The squares, streets and churches of this medieval town are so postcard-pretty that it's no wonder director Giuseppe Tornatore chose to set parts of his much-loved film Cinema Paradiso here. Unfortunately, you won't be alone in admiring the honey-hued stone buildings, mosaic-adorned cathedral and dramatic backdrop of La Rocca (the Rock) when you visit – during summer, holidaymakers from every corner of the country flock to Cefalù to relax in resort hotels, stroll the narrow cobbled streets and sun themselves on the long sandy beach.
The town is perfectly suited to slow, pedestrianised exploration. The little port is lined with narrow fishing boats and populated with local fishermen who can often be observed maintaining their boats, mending their nets and discussing the day's catch. The lungomare (seafront promenade) is very popular for the passeggiata (evening stroll), as is the main street, Corso Ruggero.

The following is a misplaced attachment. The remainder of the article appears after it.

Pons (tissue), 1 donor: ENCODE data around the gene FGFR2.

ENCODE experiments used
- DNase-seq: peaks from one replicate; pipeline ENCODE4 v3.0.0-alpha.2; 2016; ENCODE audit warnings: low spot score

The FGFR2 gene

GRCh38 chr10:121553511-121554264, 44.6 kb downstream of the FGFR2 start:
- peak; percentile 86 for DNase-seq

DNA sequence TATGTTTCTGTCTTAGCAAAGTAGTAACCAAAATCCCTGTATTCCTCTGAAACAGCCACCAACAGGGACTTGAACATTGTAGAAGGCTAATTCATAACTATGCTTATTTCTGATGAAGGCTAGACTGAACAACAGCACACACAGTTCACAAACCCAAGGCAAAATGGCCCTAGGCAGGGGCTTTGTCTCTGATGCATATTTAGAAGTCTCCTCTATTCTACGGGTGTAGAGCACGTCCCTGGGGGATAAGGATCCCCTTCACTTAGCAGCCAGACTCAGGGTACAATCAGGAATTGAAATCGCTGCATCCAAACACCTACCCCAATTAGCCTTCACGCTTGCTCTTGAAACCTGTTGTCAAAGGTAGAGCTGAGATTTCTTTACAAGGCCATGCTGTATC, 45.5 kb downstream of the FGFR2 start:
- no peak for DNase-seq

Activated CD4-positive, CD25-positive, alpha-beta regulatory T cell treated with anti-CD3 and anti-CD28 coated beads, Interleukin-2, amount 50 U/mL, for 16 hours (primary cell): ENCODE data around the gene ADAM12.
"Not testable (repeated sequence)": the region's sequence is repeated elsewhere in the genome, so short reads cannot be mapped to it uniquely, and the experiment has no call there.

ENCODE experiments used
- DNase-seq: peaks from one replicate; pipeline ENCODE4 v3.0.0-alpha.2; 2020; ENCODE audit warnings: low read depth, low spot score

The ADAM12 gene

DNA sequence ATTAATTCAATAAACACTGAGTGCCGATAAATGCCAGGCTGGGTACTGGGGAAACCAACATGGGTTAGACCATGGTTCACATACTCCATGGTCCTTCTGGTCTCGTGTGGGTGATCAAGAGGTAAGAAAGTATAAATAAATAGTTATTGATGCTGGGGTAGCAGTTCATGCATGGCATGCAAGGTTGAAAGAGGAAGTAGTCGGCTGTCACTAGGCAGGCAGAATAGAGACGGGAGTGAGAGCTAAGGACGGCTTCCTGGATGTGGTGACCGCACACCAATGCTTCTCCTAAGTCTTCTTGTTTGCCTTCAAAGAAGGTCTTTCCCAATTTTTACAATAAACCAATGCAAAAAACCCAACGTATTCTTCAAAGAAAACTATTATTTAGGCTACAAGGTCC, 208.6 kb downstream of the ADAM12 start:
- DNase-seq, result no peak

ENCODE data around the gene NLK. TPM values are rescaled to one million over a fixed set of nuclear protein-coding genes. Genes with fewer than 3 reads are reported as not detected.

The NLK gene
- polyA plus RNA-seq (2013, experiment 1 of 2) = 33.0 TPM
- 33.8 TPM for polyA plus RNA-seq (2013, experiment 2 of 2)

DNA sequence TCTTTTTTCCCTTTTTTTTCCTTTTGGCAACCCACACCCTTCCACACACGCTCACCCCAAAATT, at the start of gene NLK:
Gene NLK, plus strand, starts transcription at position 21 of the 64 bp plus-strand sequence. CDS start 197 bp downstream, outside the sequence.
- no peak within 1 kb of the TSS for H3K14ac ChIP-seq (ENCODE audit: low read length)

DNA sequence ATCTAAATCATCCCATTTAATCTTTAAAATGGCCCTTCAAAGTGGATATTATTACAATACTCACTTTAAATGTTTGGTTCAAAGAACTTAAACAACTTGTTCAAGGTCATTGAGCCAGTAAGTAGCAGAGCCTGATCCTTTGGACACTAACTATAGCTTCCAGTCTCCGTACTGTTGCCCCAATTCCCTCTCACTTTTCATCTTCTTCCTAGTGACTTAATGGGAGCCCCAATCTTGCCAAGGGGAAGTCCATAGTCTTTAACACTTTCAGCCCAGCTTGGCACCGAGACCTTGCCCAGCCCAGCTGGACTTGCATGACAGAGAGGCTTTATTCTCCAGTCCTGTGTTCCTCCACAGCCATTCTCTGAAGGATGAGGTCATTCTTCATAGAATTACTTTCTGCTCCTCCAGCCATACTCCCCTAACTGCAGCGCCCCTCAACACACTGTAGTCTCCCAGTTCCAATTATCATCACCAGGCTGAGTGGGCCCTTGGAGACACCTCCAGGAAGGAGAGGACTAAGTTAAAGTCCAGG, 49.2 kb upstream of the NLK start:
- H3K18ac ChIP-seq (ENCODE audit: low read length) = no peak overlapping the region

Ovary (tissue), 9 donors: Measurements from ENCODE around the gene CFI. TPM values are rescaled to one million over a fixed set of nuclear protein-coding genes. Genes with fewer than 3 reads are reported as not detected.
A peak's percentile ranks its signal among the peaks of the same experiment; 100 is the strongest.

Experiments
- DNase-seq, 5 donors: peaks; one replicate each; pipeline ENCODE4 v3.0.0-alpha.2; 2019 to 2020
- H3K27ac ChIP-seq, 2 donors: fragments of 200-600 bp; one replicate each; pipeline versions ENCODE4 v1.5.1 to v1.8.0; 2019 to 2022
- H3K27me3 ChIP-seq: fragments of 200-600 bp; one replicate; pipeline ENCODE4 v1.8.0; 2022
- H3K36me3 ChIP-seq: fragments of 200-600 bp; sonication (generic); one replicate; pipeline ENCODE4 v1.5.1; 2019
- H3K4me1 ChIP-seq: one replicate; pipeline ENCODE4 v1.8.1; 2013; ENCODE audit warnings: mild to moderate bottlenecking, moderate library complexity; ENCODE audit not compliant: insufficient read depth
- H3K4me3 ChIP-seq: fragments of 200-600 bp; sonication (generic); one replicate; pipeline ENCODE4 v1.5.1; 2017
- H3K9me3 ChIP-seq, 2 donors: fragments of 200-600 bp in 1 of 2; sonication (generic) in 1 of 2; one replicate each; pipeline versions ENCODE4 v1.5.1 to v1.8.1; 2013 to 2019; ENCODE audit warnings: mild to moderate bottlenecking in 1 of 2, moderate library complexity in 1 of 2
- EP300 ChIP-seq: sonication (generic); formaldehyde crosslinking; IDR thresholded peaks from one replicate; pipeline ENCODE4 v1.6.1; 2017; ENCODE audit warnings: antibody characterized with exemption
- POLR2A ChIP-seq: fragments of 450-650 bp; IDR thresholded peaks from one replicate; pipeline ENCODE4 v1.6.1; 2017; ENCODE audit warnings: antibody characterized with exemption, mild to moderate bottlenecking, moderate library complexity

Cefalù is only a one-hour rail trip from Palermo, and there is also convenient car parking next to the train station. From the front of the station building, turn right and walk down Via Gramsci to reach Via Matteotti, which heads directly into the old town centre. If you are heading for the beach, turn left from the station into Via Gramsci, turn right down Via N Martoglio, then take Via Vazzano, which will bring you to the western end of the lungomare.